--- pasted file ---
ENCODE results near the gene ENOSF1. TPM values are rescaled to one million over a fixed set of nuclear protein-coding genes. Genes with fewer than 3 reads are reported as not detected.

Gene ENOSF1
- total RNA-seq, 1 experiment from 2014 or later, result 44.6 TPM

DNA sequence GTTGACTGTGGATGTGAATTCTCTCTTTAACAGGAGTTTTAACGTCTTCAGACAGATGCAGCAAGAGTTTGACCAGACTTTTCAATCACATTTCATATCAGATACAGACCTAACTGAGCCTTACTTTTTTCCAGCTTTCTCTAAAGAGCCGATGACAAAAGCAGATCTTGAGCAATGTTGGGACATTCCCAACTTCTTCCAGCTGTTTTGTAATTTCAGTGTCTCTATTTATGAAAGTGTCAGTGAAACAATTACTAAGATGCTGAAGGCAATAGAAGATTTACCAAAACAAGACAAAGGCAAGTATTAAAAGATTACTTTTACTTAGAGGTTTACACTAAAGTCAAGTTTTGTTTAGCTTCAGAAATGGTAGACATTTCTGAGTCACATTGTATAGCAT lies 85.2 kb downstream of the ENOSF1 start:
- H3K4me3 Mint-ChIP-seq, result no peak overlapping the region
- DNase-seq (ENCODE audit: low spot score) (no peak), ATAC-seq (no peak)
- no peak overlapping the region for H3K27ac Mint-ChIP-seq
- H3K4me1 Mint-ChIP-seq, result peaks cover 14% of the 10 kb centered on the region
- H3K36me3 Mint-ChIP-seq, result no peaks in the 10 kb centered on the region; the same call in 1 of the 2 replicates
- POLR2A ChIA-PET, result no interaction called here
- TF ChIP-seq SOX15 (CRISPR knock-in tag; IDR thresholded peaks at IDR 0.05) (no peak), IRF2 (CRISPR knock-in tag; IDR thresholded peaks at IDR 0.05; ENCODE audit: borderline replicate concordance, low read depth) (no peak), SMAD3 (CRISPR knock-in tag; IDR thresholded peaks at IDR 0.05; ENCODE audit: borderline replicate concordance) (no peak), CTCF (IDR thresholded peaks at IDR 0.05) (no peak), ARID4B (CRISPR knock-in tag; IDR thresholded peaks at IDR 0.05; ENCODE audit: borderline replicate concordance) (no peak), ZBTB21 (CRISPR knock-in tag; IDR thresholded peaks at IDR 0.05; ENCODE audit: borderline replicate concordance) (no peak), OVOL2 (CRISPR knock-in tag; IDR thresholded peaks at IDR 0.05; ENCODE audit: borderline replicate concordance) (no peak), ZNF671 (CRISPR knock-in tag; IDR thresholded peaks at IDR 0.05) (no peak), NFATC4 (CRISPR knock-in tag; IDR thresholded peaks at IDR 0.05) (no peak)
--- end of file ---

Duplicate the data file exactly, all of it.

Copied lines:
ENCODE results near the gene ENOSF1. TPM values are rescaled to one million over a fixed set of nuclear protein-coding genes. Genes with fewer than 3 reads are reported as not detected.

Gene ENOSF1
- total RNA-seq, 1 experiment from 2014 or later, result 44.6 TPM

DNA sequence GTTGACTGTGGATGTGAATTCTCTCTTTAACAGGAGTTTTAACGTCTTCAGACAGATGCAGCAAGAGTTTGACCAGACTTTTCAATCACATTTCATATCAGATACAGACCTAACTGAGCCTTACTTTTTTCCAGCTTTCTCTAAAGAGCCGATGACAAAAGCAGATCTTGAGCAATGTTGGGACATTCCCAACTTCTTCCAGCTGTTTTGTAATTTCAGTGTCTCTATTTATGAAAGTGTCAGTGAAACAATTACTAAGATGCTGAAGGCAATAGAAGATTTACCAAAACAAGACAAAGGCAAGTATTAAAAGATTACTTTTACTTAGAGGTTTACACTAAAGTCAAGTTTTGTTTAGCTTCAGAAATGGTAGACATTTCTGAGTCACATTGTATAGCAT lies 85.2 kb downstream of the ENOSF1 start:
- H3K4me3 Mint-ChIP-seq, result no peak overlapping the region
- DNase-seq (ENCODE audit: low spot score) (no peak), ATAC-seq (no peak)
- no peak overlapping the region for H3K27ac Mint-ChIP-seq
- H3K4me1 Mint-ChIP-seq, result peaks cover 14% of the 10 kb centered on the region
- H3K36me3 Mint-ChIP-seq, result no peaks in the 10 kb centered on the region; the same call in 1 of the 2 replicates
- POLR2A ChIA-PET, result no interaction called here
- TF ChIP-seq SOX15 (CRISPR knock-in tag; IDR thresholded peaks at IDR 0.05) (no peak), IRF2 (CRISPR knock-in tag; IDR thresholded peaks at IDR 0.05; ENCODE audit: borderline replicate concordance, low read depth) (no peak), SMAD3 (CRISPR knock-in tag; IDR thresholded peaks at IDR 0.05; ENCODE audit: borderline replicate concordance) (no peak), CTCF (IDR thresholded peaks at IDR 0.05) (no peak), ARID4B (CRISPR knock-in tag; IDR thresholded peaks at IDR 0.05; ENCODE audit: borderline replicate concordance) (no peak), ZBTB21 (CRISPR knock-in tag; IDR thresholded peaks at IDR 0.05; ENCODE audit: borderline replicate concordance) (no peak), OVOL2 (CRISPR knock-in tag; IDR thresholded peaks at IDR 0.05; ENCODE audit: borderline replicate concordance) (no peak), ZNF671 (CRISPR knock-in tag; IDR thresholded peaks at IDR 0.05) (no peak), NFATC4 (CRISPR knock-in tag; IDR thresholded peaks at IDR 0.05) (no peak)